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Chicago Board of Trade Market News

Outlook: December corn futures are 13 ½ cents (2.5 percent) higher after another week of choppy trade. U.S. weather forecasts are shifting more favorably for corn and soybean production, which sparked an early selloff on Monday and has capped rallies since. End-users and commercials remain active buyers on market dips, however, and steady/strong basis levels are keeping the market chopping sideways rather than breaking lower.

Much of this week’s market action is due to the latest U.S. weather forecasts, which show meaningful rains for the western U.S., central Plains, and much of the Corn Belt. Temperatures will moderate heading into and through this weekend, though heat will return to the northern Plains/western Corn Belt mid-next week. The 8-14-day forecast shows above average temperatures moving across nearly all the Plains, Upper Midwest, and Corn Belt states, which may disrupt kernel fill of corn crops in the region. Overall, however, the forecast is more concerning for the soybean crop as most of the corn crop will have passed through the key reproductive stages when the next heat wave could hit.

U.S. corn condition ratings were slightly lower in this week’s USDA Crop Progress report with 64 percent rated in good/excellent condition, down 1 percent from the prior week. Conditions in the western Corn Belt and Plains states saw the greatest decrease while the eastern Corn Belt remains in exceptionally good condition. USDA said 79 percent of the crop is silking, 6 percent ahead of the normal pace, and 18 percent of the crop was in the dough stage as of 25 July. The improved near-term U.S. weather forecast means plants will likely complete pollination and start kernel fill with only moderate heat, which will help yield potential.

The trade is already looking forward to the August WASDE, which will be the first report where USDA includes data from field samples to help create the corn yield forecast. Expectations are that states in the eastern Corn Belt could post record-large yields with at least one private firm forecasting a 11.304-MT/hectare (180-bushel/acre) U.S.-average yield. Most analysts, however, have yield projections below USDA’s July WASDE figure, with early U.S.-average yield forecasts ranging from 10.8-11.27 MT/ha (172-179.5 bushels/acre).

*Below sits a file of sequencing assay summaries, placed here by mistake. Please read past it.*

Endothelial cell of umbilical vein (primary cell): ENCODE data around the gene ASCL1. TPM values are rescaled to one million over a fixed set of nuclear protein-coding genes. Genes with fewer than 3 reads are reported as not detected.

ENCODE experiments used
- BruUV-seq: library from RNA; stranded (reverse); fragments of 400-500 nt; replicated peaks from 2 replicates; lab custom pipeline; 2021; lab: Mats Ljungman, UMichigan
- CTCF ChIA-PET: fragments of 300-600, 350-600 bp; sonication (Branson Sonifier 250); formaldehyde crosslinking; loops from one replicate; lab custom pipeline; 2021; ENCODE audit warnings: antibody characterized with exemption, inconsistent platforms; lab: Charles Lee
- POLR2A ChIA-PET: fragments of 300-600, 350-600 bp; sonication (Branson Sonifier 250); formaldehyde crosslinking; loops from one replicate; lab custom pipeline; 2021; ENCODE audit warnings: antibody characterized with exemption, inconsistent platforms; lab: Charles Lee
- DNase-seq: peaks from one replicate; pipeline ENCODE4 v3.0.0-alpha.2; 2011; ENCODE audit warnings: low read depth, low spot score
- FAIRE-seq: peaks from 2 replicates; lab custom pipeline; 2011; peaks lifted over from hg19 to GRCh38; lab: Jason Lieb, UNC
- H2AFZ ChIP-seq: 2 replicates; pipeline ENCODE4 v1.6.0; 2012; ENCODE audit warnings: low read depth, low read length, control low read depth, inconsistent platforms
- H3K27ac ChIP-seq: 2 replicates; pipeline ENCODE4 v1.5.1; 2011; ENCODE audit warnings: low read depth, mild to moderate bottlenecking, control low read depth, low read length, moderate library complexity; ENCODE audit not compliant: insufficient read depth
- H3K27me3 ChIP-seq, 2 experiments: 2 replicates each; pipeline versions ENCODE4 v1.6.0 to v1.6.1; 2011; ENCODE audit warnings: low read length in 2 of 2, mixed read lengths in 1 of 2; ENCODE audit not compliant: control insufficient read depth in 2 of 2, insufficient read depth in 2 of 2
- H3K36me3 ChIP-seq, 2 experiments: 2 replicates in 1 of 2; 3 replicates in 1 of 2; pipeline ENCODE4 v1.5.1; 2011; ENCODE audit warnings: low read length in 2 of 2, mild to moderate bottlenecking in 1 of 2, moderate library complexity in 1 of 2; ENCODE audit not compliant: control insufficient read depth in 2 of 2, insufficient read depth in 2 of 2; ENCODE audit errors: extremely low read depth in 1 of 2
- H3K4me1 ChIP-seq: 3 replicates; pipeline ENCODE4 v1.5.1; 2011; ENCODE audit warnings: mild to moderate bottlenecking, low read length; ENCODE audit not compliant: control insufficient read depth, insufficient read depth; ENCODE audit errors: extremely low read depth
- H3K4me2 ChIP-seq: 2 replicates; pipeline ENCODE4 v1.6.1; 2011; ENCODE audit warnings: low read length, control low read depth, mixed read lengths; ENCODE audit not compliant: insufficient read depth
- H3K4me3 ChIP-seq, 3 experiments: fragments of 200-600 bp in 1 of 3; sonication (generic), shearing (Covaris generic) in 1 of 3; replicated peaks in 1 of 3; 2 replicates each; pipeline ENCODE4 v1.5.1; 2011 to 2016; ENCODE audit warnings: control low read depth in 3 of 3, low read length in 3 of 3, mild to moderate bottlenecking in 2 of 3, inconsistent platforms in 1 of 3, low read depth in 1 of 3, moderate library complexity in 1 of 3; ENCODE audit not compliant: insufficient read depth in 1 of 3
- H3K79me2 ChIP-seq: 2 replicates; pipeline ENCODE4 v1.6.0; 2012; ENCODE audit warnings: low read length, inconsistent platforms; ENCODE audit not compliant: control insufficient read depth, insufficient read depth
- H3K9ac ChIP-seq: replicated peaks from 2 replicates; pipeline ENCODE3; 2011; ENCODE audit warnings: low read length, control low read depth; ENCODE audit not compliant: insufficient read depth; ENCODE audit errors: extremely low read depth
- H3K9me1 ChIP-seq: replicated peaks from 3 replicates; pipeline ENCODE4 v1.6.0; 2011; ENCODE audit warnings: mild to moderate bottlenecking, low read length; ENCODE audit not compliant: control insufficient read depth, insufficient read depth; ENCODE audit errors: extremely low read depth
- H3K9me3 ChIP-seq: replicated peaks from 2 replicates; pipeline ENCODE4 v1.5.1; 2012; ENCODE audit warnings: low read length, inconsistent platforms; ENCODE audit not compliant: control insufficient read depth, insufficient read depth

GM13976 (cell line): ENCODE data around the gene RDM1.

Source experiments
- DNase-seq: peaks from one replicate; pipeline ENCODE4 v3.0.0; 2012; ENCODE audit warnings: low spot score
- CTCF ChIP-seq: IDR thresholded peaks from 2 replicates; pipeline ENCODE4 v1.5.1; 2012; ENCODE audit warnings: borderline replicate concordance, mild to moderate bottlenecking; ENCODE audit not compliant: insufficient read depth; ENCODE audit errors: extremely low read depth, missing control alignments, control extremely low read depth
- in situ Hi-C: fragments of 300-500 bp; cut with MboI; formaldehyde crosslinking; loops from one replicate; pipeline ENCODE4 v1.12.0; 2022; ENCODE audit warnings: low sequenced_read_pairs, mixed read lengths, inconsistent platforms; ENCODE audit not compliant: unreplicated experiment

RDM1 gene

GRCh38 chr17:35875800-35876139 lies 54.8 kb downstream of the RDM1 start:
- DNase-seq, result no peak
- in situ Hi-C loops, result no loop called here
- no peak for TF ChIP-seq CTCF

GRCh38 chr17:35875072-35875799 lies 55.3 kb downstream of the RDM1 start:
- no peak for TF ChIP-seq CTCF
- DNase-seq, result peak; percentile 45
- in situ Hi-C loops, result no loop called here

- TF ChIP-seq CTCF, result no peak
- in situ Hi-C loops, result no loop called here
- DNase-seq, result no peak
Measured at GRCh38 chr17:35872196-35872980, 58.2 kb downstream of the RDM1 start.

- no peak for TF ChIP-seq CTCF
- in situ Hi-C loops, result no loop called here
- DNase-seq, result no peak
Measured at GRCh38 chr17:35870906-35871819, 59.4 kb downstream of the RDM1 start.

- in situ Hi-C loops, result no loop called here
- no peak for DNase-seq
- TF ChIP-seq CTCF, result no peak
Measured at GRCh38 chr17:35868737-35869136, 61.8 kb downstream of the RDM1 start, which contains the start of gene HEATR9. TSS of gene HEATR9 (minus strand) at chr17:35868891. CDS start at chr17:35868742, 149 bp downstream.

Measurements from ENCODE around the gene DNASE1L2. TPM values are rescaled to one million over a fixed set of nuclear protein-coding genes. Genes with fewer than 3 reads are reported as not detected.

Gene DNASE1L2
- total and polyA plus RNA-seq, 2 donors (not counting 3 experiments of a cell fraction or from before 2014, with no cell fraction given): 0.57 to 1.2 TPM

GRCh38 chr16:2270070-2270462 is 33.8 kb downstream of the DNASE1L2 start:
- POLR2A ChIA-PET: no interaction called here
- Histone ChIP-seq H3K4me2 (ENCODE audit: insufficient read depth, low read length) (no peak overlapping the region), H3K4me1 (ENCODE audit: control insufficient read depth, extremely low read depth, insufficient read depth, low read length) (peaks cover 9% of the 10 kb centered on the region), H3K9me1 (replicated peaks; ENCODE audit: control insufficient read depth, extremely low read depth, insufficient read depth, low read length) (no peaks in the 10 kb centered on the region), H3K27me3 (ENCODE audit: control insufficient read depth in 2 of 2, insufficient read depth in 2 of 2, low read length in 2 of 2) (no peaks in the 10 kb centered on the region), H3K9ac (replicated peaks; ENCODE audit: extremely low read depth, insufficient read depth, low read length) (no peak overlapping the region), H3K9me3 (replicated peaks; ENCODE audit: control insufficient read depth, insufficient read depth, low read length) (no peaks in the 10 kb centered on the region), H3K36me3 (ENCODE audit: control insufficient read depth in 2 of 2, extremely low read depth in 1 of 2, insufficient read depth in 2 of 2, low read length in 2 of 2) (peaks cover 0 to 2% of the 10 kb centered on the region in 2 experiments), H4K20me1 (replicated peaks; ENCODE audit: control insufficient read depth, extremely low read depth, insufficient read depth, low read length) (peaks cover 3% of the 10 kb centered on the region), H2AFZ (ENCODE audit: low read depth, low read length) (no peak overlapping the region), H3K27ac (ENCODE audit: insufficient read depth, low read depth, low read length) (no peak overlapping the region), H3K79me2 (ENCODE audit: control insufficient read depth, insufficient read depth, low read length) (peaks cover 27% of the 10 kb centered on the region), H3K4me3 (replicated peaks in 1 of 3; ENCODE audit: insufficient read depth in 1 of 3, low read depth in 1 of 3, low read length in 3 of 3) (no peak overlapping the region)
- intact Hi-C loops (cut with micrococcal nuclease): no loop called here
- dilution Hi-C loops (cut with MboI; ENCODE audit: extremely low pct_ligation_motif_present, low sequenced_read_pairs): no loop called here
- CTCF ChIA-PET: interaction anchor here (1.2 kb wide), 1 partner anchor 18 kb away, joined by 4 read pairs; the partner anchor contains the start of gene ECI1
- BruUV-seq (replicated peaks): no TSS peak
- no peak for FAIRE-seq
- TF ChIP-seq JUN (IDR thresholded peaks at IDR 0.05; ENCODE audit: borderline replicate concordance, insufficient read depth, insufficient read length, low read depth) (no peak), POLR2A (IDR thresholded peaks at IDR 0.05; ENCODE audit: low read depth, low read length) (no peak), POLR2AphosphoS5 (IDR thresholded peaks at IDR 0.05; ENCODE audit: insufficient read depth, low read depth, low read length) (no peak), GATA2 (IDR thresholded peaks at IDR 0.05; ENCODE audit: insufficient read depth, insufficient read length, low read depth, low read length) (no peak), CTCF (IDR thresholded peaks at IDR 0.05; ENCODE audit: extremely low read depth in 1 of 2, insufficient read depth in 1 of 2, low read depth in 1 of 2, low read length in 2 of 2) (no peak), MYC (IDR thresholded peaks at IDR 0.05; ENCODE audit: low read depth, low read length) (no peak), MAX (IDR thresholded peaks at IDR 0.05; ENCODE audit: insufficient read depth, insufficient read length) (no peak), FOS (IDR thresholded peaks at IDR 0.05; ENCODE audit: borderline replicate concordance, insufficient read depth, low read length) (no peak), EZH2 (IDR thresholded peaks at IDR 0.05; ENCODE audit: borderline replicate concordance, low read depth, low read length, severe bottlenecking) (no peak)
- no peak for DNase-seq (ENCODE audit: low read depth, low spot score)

U.S. old crop corn export sales continue to follow their seasonal pattern lower, but weekly exports were up 36 percent from the prior week at 1.36 MMT. YTD exports are up 63 percent at 62.1 MMT while YTD bookings (exports plus unshipped sales) are up 59 percent at 69.655 MMT. YTD bookings have reached 96 percent of USDA’s 2020/21 corn export forecast while YTD exports are 86 percent of that figure. New crop export sales were up sharply from the prior week and outstanding 2021/22 sales total 16.6 MMT, up 117 percent from this time last year.

From a technical standpoint, December corn futures continue to chop sideways with breaks finding support at progressively higher prices and rallies seeing limited follow-through buying. Support lies at $5.30 in December futures while resistance lies initially at $5.60 and $5.73 above that. Fourteen-day stochastics are swinging higher but remain in neutral territory, as does the relative strength index (RSI) at its current 48.24 value. Funds have been slowly lightening up on long positions on rallies, but liquidation remains limited as few want to forego upside potential given the drought in the northern Plains and western Corn Belt. Commercials remain patient buyers but have been active on breaks amid firm basis levels in the cash market. For now, it seems neither bulls nor bears have the fundamental reasoning or will to push the market either higher or lower.

Source: CBTO

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